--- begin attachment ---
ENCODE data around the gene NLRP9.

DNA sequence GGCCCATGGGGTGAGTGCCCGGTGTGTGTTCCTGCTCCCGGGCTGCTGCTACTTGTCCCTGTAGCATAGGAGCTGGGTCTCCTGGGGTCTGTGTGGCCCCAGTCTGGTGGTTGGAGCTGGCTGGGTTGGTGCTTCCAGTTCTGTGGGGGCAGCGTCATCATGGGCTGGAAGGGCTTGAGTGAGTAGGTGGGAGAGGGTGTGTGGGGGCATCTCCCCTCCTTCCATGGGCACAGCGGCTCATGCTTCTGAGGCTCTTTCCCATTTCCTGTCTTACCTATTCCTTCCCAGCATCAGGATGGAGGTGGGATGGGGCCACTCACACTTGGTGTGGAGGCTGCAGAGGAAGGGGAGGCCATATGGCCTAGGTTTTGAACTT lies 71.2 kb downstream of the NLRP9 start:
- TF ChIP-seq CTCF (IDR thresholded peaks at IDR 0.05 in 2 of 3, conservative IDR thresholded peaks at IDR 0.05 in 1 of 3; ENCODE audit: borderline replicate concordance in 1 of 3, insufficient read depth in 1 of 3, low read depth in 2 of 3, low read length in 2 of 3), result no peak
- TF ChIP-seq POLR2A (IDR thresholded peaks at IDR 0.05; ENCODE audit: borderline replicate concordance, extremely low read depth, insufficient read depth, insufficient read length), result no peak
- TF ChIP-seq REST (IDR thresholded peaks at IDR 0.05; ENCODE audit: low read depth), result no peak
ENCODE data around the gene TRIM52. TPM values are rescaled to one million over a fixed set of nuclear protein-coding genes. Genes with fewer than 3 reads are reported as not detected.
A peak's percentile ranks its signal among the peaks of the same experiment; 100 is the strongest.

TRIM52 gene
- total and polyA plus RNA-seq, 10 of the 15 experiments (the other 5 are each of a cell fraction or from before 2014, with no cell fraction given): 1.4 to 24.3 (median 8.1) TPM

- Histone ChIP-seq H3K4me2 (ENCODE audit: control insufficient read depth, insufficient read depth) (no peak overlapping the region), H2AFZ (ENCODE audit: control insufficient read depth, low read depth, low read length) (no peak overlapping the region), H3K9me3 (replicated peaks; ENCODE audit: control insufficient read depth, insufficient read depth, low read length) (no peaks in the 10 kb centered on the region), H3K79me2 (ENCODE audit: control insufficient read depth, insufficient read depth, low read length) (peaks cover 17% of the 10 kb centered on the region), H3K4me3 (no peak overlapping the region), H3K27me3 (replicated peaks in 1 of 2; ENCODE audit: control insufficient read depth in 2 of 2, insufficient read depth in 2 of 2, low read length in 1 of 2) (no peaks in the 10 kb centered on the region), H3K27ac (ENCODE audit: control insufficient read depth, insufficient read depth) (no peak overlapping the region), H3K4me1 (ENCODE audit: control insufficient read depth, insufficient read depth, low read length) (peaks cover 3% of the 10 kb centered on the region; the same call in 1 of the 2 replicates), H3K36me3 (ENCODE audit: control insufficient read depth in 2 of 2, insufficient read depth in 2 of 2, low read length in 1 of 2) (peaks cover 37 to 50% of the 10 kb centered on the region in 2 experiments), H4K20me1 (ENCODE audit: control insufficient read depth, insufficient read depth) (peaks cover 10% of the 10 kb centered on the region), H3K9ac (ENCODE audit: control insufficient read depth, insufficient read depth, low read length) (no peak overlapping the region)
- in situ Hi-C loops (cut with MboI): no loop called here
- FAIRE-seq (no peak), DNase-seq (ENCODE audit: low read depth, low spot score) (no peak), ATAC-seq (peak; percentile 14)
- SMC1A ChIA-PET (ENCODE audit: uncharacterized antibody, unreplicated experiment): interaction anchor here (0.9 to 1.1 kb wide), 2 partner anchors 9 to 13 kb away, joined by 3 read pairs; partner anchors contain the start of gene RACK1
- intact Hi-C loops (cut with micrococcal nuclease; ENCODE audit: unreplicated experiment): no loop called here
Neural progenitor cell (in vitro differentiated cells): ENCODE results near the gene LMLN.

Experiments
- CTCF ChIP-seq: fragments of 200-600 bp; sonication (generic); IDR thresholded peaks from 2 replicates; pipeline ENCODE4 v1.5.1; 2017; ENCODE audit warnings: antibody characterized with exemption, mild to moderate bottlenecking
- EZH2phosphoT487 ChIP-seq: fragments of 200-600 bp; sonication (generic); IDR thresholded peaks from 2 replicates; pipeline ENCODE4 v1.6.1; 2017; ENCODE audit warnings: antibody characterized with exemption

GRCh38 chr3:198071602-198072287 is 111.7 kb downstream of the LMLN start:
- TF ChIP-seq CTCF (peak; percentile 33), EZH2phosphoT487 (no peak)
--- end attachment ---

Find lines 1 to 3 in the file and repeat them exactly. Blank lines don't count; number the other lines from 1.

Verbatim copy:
ENCODE data around the gene NLRP9.

DNA sequence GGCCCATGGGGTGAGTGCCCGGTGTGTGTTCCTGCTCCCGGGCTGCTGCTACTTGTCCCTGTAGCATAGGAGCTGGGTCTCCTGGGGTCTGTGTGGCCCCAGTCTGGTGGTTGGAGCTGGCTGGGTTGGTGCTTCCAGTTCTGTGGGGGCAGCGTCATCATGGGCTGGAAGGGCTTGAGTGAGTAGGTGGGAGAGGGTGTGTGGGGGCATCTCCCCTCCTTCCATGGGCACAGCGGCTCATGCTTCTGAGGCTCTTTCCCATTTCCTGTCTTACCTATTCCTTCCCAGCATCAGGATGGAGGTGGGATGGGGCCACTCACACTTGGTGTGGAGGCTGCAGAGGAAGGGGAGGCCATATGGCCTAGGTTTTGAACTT lies 71.2 kb downstream of the NLRP9 start:
- TF ChIP-seq CTCF (IDR thresholded peaks at IDR 0.05 in 2 of 3, conservative IDR thresholded peaks at IDR 0.05 in 1 of 3; ENCODE audit: borderline replicate concordance in 1 of 3, insufficient read depth in 1 of 3, low read depth in 2 of 3, low read length in 2 of 3), result no peak